Links between Fu-chien and Fujian are strong, it would seem. Almost everyone here that we talked to has been to the Mainland–most, multiple times–and some practically commute there for business. On the ferry between Xiju and Dongju Islands, the seatbacks display an advertisement for a hospital in Fuzhou. The script is in the stripped-down, simplified Chinese characters adopted by the Communists, not the traditional, full-form characters that are the standard in Taiwan. This may be by design, as the hospital’s Mainland location may well be a selling point in terms of price or even, these days, quality. Or, the use of mainland characters for an advertisement in Taiwan may reflect the ignorance of the Mainland advertiser. Sitting in my own seat, removed by several empty rows from the nearest group of conscripts—who all have smartphones up in front of their faces—I have no one to point this out to and ask.
There may soon be a whole lot more mainland signage in Fu-chien, if the authorities over in Fujian are willing to go along with the plans being hatched here. Even as conscripts continue to man missile batteries and–quite uncomfortably, on the windy, rainy evenings here–the scattered, forlorn-looking machinegun emplacements, several residents of Nangan enthusiastically told us how they’d approved (through voting) a plan to attract thousands, maybe millions, of Chinese mainlanders to their little island. Next year, they said, construction would begin on a massive casino resort. Once complete, they said, their mainland brothers would arrive in droves. They’d step off the new high-speed ferries and roll right past the machinegun emplacements, all pointed back at where they’d come from, with permission for a good time stamped right on their passports.
During our brief stay, it was hard to imagine how this part of Fu-chien might change in the coming years, assuming the casino plans get off the ground at all, and that relations between the PRC and the government on Taiwan remain cordial. Assuming those big assumptions hold, it’s likely that Fu-chien will start to look a lot more like Fujian, even though casinos are banned in the latter. For now, though, Mazu’s islands remain in a soggy, windswept, fortified state.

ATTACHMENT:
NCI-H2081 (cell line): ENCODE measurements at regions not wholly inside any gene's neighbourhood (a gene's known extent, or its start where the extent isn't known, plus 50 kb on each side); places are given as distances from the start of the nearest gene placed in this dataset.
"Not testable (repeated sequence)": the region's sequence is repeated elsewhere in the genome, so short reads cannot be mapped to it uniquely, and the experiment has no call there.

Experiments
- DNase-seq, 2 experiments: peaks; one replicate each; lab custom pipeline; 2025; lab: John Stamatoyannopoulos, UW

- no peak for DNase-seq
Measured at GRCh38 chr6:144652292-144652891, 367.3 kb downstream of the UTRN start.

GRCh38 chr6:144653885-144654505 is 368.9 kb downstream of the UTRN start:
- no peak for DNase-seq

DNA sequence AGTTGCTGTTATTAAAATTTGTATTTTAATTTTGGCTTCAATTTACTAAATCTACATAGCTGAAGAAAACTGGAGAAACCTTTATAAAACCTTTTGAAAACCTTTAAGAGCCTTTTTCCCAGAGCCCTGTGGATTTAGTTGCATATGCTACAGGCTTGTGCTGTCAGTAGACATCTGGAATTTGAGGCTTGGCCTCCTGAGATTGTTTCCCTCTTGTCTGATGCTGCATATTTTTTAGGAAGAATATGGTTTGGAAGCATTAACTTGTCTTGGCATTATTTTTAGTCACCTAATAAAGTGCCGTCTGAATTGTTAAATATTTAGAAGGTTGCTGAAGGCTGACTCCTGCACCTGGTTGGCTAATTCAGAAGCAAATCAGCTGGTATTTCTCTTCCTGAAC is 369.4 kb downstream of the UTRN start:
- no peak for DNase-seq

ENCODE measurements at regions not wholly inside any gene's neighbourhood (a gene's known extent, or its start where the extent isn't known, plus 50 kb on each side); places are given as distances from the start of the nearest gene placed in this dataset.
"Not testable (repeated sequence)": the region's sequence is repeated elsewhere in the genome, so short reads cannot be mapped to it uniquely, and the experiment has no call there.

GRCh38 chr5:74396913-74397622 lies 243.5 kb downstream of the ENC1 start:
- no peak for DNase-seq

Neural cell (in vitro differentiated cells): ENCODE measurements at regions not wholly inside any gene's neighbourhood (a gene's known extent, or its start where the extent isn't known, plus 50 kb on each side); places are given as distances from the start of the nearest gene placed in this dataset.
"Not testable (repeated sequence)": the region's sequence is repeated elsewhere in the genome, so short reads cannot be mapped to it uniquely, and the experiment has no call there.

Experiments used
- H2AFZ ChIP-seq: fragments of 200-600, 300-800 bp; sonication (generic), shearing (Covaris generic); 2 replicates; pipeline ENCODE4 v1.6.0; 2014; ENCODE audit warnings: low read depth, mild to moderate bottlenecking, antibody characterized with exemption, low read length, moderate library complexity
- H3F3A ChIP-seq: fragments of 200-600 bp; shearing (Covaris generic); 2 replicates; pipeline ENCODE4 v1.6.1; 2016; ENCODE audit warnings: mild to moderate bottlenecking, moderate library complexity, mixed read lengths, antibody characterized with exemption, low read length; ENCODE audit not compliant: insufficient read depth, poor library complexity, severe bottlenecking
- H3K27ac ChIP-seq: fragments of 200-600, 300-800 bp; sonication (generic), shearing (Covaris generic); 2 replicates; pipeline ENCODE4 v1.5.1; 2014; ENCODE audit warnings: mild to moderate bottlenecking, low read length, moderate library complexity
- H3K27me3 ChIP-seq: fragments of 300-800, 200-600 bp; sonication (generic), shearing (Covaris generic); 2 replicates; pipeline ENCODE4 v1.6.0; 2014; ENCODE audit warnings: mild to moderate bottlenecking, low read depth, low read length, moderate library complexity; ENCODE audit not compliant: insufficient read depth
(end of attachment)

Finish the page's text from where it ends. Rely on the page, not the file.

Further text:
On our last day, I walk out of town along the seaside cliffs for three hours, pausing occasionally at old fortifications, before coming down to the main road and hailing a passing taxi cab to take me back. It rains the entire time I am out, lightly at first and then a sustained downpour. The windshield wipers on the old cab work furiously to let us see the road. Back in the little village, I find a warm restaurant open for lunch and seek shelter inside. The proprietor is shocked–first, because I can communicate with her, and then, because I’m somehow ignorant of what the “local specialty” is here. She flatters and lectures all in one breath: your Chinese is so good, how have you not heard about our famous beef noodles? Everyone knows about our beef noodles here, she says. Here, sit down. I will bring you beef noodles.
A few minutes later she returns, steaming bowl held with both hands. She places it down on the table in front of me, reaches in her pocket, and holds out something else. I look. It’s a pair of black boot socks, still with the tag on. The kind the conscripts around here probably get issued. Here, she says. Your feet are probably soaked!
She’s right. But now my drowned feet have been saved.